FoodReference.com (since 1999)
Food Articles, News & Features Section
Home | Food Articles | Food Trivia | Today In Food History | Recipes | Cooking Tips | Videos
Food Quotes | Who's Who | Food Trivia Quizzes | Crosswords | Food Poems | Food Posters
Cookbooks | Magazines | Recipe Contests | Culinary Schools | Gourmet Tours | Food Festivals
Basil is an annual herb of the mint family, native to central and tropical Asia and Africa (some say it originated in India). It is an important ingredient in Thai, Vietnamese and Laotian cuisine. Today it is cultivated commercially in California, Yugoslavia, Bulgaria, Hungary, Germany, Israel, Egypt, Morocco, Italy, Madagascar, India and Mexico. It has been grown in areas around the Mediterranean since antiquity, but Britain did not begin using basil until the 16th century. The many varieties of this herb have seeds that can germinate after 10 years!
In addition to its culinary uses, basil is also used in perfumes, soaps, shampoos and dental preparations. In Mexico it is supposed to keep a lover's eye off others, and is considered a powerful protector in Haiti. During British colonial days in India, magistrates would have Hindu witnesses swear on this holy herb. It is recommended in Herbals for the relief of dysentery, gas pains, nausea, and as a cure for worms and worts.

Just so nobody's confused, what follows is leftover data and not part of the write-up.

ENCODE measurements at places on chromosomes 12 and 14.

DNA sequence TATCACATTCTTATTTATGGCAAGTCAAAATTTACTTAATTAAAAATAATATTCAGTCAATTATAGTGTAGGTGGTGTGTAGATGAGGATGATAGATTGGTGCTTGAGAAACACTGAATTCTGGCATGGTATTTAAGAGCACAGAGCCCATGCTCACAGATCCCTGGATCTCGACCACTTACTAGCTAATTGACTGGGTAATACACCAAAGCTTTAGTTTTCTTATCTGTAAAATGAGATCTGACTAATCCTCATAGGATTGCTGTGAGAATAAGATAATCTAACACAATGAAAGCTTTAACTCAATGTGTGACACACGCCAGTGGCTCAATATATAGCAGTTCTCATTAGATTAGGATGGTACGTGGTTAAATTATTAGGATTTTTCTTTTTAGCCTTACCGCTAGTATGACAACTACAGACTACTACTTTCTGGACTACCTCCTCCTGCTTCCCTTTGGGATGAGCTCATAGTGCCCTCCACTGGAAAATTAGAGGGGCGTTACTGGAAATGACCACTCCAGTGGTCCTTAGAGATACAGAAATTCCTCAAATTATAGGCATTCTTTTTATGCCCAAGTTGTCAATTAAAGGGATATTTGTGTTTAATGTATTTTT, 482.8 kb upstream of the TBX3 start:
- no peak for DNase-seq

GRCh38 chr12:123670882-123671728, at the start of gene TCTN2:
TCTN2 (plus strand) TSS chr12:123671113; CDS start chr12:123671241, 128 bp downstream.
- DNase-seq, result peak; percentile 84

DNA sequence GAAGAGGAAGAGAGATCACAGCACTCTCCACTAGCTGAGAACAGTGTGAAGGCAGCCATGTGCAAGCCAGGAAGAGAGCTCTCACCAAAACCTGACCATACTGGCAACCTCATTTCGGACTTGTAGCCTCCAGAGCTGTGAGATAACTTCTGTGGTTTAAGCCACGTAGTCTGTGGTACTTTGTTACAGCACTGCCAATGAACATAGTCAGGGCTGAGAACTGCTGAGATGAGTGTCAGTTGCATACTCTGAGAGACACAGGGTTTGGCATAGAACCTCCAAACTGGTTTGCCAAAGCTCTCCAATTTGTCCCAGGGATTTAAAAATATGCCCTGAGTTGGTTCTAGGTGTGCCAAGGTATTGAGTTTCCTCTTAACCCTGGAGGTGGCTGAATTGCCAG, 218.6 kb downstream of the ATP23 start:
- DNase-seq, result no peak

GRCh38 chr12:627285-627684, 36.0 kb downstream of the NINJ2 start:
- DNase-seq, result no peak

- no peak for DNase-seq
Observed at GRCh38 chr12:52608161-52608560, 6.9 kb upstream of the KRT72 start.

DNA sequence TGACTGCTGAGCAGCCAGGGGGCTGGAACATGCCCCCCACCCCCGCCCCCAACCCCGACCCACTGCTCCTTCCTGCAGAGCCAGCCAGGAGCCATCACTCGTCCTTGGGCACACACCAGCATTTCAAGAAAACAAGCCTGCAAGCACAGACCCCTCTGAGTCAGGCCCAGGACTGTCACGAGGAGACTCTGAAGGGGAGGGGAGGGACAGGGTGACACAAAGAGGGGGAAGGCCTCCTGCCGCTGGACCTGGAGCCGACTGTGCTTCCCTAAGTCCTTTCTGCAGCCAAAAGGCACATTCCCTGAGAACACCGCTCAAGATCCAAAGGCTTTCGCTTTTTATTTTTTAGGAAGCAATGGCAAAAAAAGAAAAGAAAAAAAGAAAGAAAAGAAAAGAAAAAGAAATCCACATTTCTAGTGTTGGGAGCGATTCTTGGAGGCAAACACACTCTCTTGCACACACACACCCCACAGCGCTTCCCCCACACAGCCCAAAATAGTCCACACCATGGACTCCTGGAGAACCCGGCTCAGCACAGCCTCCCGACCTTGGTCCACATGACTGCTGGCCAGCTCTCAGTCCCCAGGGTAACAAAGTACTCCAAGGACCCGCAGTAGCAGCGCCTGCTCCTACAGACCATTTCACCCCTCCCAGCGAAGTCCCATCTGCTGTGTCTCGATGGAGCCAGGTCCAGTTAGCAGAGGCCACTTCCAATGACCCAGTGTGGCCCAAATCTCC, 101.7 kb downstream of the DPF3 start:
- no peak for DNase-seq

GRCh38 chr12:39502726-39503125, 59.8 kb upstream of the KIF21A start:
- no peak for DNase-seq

The ancient Greeks and Romans thought basil would only grow if you screamed wild curses and shouted intelligibly while sowing the seeds. They also believed if you left a basil leaf under a pot, it would turn into a scorpion. Many believed that even smelling the leaves would cause scorpions to grow in the brain! Salome hid John the Baptist's head in a pot of basil to cover up the odor of it's decomposition.
Returning to some less morbid uses, in Italy it is a token of love, in Romania if a girl gives a sprig to her boyfriend, they are engaged, and a good Hindu goes to rest with a leaf on his breast as a passport to Paradise.
Please feel free to link to any pages of FoodReference.com from your website.
For permission to use any of this content please E-mail: email@example.com
All contents are copyright © 1990 - 2015 James T. Ehler and www.FoodReference.com unless otherwise noted. All rights reserved.
You may copy and use portions of this website for non-commercial, personal use only.
Any other use of these materials without prior written authorization is not very nice and violates the copyright.
Please take the time to request permission.